• Jaywalking or passing on a red light. Clearly illegal. And unethical, as you are putting others at risk. But what about in the middle of the night in an isolated spot in the countryside, where you clearly see that there is no one around. Is it still unethical?
  • At work, the ethical issues are also omnipresent. Do you obey your boss even though you know that his ideas are wrong and could damage the company/project? Do you voice your disagreement when someone takes credit for someone else’s work/bright idea?
  • In our family lives, the ethical dilemmas are even more numerous – what is the right thing to do: stay at home with your child until he goes to school (or do you go further and homeschool him/her)? Or you put him/her in daycare and go back to work to ensure a better material life? how do you care for your grandma with Alzheimers, do you do it youself or do you rely on an institution? What about your grandmother who does not want to be resuscitated if she has a stroke? Do you comply with her wishes?
  • And what is the right thing to do when your child gets in trouble and he is in the wrong ? do you always side with him whatever the situation because that’s what parents do or do you try to be “fair”? What should parents of criminals, murderers or terrorists do?
  • Buying fair trade or organic products, caring about animal welfare, vegetarianism, recycling, driving a diesel, giving or not giving to charity or the beggar in the street… the list of the ethical conundrums we face every day is potentially endless…

We each of us emerge from our childhood and young adulthood with some ideas about right and wrong, sometimes these are beaten into us, sometimes gently nurtured. However, our ethical thinking is honed when we are faced with unprecedented situations in our lives. And we have to accept, that sometimes, the answer we obtain is not clear cut, can be influenced by the social context, our knowledge, our culture and religion and by the pressures we face. Sometimes, we can’t reach a satisfactory answer and then have to live with the uncertainty.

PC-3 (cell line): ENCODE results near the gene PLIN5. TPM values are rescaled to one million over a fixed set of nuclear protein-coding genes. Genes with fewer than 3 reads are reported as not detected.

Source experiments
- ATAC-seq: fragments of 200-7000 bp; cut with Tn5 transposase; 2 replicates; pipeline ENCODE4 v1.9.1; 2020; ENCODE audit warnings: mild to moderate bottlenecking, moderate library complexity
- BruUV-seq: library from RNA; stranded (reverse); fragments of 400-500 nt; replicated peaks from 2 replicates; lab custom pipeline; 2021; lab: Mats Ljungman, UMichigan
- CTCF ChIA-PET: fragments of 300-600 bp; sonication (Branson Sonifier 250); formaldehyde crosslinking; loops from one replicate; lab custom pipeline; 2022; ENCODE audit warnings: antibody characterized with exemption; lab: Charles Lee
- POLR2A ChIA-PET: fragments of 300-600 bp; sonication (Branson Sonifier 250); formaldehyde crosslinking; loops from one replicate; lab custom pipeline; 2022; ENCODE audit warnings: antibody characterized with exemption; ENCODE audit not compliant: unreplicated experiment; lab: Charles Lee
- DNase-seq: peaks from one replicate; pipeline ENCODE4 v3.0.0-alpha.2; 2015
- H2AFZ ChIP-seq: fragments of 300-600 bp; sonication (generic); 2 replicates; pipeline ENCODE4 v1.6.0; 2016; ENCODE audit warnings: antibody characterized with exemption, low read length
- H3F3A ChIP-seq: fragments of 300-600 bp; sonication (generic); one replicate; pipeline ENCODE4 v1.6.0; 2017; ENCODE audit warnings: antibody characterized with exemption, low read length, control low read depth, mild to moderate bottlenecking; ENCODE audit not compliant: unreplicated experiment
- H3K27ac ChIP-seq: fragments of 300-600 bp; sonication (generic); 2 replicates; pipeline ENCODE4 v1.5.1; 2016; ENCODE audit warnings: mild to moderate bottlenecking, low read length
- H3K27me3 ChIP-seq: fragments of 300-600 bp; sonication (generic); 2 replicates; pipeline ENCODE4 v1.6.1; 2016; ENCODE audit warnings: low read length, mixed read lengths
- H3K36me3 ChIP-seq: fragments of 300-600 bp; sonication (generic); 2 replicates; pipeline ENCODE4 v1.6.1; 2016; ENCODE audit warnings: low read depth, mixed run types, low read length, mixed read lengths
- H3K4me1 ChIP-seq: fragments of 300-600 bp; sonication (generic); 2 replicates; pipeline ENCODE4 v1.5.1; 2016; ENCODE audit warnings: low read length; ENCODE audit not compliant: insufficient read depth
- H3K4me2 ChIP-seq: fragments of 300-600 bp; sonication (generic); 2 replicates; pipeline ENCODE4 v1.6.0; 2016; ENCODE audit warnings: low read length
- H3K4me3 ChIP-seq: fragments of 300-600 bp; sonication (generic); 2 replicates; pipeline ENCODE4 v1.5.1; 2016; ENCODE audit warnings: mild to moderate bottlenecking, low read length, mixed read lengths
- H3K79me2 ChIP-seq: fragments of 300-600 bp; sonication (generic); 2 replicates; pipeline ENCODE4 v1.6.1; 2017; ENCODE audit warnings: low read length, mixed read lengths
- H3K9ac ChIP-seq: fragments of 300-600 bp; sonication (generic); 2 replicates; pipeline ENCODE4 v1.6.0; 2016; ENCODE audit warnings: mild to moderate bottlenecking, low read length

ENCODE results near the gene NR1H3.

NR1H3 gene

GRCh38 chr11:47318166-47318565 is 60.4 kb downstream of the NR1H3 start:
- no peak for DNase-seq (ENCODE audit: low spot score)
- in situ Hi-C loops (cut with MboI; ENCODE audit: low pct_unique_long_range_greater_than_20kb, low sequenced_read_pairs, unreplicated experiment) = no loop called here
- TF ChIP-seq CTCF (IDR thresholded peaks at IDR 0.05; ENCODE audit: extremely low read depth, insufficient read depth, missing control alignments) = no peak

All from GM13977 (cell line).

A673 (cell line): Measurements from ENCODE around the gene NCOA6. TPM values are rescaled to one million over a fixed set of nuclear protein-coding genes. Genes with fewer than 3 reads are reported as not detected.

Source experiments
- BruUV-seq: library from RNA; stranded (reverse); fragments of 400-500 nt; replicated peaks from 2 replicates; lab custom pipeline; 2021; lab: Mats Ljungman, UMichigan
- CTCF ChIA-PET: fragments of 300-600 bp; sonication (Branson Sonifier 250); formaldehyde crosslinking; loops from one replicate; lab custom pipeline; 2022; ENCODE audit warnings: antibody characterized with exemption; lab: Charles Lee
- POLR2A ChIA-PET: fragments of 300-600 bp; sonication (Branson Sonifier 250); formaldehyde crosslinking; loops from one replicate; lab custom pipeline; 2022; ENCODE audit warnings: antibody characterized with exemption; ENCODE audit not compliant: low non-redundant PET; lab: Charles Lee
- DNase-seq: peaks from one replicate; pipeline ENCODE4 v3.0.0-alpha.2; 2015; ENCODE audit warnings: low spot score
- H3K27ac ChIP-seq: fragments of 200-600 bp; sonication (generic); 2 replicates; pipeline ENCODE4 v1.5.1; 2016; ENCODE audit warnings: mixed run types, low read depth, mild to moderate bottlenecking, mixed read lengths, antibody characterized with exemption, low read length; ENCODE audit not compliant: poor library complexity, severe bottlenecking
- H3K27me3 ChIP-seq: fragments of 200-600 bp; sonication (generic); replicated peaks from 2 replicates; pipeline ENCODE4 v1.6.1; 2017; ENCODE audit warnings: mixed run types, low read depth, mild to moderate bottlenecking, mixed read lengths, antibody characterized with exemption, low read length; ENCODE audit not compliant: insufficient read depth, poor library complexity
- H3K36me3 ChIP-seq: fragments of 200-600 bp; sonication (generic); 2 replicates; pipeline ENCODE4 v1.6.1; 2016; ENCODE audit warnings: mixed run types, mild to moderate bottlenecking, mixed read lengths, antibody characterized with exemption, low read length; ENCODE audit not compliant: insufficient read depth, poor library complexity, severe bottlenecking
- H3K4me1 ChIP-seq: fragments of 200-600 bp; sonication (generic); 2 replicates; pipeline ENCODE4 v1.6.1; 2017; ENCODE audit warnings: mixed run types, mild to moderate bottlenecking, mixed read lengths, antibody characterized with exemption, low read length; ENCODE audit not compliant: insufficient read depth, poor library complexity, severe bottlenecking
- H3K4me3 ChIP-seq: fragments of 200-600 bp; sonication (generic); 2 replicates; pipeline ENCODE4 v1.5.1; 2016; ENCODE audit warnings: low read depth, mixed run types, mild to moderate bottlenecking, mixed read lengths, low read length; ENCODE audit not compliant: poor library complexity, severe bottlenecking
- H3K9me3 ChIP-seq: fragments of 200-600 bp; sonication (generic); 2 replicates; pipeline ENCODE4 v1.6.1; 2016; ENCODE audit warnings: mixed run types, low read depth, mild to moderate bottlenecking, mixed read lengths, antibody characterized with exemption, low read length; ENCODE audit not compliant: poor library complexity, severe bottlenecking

If you still find this discussion interesting, I have listed below a selection of reading and other resources that have helped me think about ethics in different ways:

  • Justice – the online course by lauded Harvard professor Michael Sandel has been a major eye-opening experience for me and a great inspiration to thinking more about life’s decisions and what is “fair”.
  •  “The Mother” – a play by Karel Capek – a Czech author otherwise known for the play R.U.R. which used the word robot for the first time… in the play, the idea of pacifism is explored as well as its limits.
  • Alexander McCall Smith in his “Isabel Dalhousie novels” (The Sunday Philosophy Club)- a charming and inspiring peek in the mind of a gentle and kind Edinburgh philosopher Isabel Dalhousie, editor of the “Review of Applied Ethics”
  • For those interested in WWII and the related ethical questions, the books to read are Death is my Trade by Robert Merle  or Eichmann in Jerusalem by Hannah Arendt. they explore the ethical responsibility attached to “obeing an order”.
  • Check out any article on “patenting life”, intellectual property rules and exceptions (such as access to medicines for developing countries), or discussions on euthanasia for ethics and IPR.
  • Or you can google some classic ethical (also called moral) dilemmas that are used in psychology classes. To meditate.
  • or just read some Dilbert online :-).

My wonderful guest left my office that day with an interesting remark: “I am positively surprised that sitting in a (Brussels) office, you still manage to think about ethics.” Thank you. My pleasure.